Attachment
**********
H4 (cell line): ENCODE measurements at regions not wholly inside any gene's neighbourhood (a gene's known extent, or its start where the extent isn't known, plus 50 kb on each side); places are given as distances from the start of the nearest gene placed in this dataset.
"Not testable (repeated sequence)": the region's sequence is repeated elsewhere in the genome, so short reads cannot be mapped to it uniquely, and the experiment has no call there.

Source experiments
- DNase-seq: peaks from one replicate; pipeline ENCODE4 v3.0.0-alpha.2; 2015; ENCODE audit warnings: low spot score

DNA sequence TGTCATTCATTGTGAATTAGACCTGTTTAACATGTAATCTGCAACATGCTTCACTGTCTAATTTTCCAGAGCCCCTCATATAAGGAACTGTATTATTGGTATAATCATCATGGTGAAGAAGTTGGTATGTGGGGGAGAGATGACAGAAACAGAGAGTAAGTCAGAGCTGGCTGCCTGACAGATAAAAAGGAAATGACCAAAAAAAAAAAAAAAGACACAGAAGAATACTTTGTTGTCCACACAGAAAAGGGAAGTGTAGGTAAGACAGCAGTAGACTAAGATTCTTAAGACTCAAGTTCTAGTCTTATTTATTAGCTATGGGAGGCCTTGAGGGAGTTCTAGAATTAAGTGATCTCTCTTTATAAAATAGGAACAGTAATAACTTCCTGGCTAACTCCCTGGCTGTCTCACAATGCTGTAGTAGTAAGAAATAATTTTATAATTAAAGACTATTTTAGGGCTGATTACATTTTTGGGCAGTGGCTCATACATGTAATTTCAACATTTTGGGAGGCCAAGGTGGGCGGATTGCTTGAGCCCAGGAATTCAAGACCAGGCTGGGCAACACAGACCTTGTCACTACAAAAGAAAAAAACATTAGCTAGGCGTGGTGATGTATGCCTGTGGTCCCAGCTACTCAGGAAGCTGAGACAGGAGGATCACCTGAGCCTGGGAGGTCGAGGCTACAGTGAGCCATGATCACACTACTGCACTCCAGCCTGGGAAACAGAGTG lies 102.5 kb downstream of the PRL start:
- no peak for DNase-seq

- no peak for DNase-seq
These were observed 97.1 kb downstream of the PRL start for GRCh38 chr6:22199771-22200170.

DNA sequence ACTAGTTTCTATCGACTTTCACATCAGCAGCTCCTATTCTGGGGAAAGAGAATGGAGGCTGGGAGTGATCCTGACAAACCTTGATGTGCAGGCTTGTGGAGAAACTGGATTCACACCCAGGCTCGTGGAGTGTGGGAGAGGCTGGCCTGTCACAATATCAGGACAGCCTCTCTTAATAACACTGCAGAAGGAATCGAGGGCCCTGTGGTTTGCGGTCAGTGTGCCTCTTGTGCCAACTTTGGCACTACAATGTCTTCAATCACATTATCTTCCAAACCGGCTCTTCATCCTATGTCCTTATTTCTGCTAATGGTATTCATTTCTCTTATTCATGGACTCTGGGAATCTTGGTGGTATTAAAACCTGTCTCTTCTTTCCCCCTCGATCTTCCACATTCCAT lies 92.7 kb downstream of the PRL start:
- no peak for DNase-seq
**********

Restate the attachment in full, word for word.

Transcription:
H4 (cell line): ENCODE measurements at regions not wholly inside any gene's neighbourhood (a gene's known extent, or its start where the extent isn't known, plus 50 kb on each side); places are given as distances from the start of the nearest gene placed in this dataset.
"Not testable (repeated sequence)": the region's sequence is repeated elsewhere in the genome, so short reads cannot be mapped to it uniquely, and the experiment has no call there.

Source experiments
- DNase-seq: peaks from one replicate; pipeline ENCODE4 v3.0.0-alpha.2; 2015; ENCODE audit warnings: low spot score

DNA sequence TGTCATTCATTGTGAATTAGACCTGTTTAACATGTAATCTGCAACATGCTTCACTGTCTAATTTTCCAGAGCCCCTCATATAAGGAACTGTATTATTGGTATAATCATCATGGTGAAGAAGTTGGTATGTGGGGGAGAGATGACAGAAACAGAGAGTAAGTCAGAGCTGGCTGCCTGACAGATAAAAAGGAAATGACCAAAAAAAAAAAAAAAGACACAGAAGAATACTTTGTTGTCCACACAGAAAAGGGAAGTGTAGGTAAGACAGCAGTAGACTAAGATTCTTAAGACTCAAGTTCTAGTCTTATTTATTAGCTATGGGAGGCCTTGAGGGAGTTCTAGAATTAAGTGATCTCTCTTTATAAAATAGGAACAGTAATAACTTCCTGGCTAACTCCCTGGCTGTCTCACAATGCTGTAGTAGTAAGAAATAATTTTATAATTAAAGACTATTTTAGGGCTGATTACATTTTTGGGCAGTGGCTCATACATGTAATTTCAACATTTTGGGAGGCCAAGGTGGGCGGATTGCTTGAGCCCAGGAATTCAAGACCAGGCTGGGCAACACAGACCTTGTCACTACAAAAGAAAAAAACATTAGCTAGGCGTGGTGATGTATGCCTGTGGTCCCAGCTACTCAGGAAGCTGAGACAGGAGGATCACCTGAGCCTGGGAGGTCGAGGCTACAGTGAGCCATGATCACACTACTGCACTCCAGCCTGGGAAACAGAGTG lies 102.5 kb downstream of the PRL start:
- no peak for DNase-seq

- no peak for DNase-seq
These were observed 97.1 kb downstream of the PRL start for GRCh38 chr6:22199771-22200170.

DNA sequence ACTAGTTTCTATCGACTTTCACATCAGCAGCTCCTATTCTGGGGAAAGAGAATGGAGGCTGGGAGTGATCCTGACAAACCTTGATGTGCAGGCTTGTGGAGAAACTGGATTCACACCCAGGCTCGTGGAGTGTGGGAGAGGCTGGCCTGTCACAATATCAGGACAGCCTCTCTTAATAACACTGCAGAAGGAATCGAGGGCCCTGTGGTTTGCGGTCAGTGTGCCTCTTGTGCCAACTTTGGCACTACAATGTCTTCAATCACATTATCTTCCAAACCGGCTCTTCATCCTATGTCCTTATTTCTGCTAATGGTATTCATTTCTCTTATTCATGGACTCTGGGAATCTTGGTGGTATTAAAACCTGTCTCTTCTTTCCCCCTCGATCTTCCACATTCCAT lies 92.7 kb downstream of the PRL start:
- no peak for DNase-seq